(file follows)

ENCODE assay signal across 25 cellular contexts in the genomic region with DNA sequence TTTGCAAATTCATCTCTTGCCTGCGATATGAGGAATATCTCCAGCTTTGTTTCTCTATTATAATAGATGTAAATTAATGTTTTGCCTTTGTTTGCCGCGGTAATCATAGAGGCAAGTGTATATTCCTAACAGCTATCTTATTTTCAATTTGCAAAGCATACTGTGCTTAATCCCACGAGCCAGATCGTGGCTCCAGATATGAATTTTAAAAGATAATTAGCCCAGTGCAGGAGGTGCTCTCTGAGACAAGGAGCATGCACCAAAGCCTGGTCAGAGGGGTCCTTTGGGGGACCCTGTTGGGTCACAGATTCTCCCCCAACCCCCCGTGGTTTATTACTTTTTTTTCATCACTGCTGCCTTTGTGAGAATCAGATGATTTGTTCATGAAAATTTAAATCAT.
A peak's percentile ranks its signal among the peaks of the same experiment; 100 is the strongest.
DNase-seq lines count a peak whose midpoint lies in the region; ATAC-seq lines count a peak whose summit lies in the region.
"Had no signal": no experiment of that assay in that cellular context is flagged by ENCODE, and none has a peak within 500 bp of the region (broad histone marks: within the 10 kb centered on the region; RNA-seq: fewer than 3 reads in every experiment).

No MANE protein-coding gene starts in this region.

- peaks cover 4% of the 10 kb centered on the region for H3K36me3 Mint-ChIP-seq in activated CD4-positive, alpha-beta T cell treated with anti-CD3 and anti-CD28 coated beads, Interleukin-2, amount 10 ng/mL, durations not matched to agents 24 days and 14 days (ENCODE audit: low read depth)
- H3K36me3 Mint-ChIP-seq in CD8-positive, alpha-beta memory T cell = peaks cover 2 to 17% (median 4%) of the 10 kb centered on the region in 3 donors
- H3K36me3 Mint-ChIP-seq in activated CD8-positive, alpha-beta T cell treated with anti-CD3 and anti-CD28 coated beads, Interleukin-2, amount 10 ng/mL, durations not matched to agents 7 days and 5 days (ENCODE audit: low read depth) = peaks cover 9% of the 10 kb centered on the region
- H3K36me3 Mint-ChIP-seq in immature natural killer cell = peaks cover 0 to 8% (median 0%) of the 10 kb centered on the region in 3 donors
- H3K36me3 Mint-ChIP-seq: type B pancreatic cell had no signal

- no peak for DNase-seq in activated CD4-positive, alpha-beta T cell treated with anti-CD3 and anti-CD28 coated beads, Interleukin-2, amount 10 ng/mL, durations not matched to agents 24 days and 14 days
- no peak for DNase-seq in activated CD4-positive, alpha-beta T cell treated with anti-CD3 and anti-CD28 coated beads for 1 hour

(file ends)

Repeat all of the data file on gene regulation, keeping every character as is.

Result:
ENCODE assay signal across 25 cellular contexts in the genomic region with DNA sequence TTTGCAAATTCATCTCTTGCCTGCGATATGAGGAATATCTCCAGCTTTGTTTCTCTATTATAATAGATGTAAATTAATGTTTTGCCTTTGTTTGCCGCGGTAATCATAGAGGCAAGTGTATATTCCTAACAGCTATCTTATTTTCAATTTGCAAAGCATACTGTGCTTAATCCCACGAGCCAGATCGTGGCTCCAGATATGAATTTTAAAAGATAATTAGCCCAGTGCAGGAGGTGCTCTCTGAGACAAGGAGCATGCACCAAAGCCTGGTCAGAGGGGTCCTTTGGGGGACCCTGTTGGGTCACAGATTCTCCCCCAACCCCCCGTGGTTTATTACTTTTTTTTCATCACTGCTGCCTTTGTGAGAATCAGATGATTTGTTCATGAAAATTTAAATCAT.
A peak's percentile ranks its signal among the peaks of the same experiment; 100 is the strongest.
DNase-seq lines count a peak whose midpoint lies in the region; ATAC-seq lines count a peak whose summit lies in the region.
"Had no signal": no experiment of that assay in that cellular context is flagged by ENCODE, and none has a peak within 500 bp of the region (broad histone marks: within the 10 kb centered on the region; RNA-seq: fewer than 3 reads in every experiment).

No MANE protein-coding gene starts in this region.

- peaks cover 4% of the 10 kb centered on the region for H3K36me3 Mint-ChIP-seq in activated CD4-positive, alpha-beta T cell treated with anti-CD3 and anti-CD28 coated beads, Interleukin-2, amount 10 ng/mL, durations not matched to agents 24 days and 14 days (ENCODE audit: low read depth)
- H3K36me3 Mint-ChIP-seq in CD8-positive, alpha-beta memory T cell = peaks cover 2 to 17% (median 4%) of the 10 kb centered on the region in 3 donors
- H3K36me3 Mint-ChIP-seq in activated CD8-positive, alpha-beta T cell treated with anti-CD3 and anti-CD28 coated beads, Interleukin-2, amount 10 ng/mL, durations not matched to agents 7 days and 5 days (ENCODE audit: low read depth) = peaks cover 9% of the 10 kb centered on the region
- H3K36me3 Mint-ChIP-seq in immature natural killer cell = peaks cover 0 to 8% (median 0%) of the 10 kb centered on the region in 3 donors
- H3K36me3 Mint-ChIP-seq: type B pancreatic cell had no signal

- no peak for DNase-seq in activated CD4-positive, alpha-beta T cell treated with anti-CD3 and anti-CD28 coated beads, Interleukin-2, amount 10 ng/mL, durations not matched to agents 24 days and 14 days
- no peak for DNase-seq in activated CD4-positive, alpha-beta T cell treated with anti-CD3 and anti-CD28 coated beads for 1 hour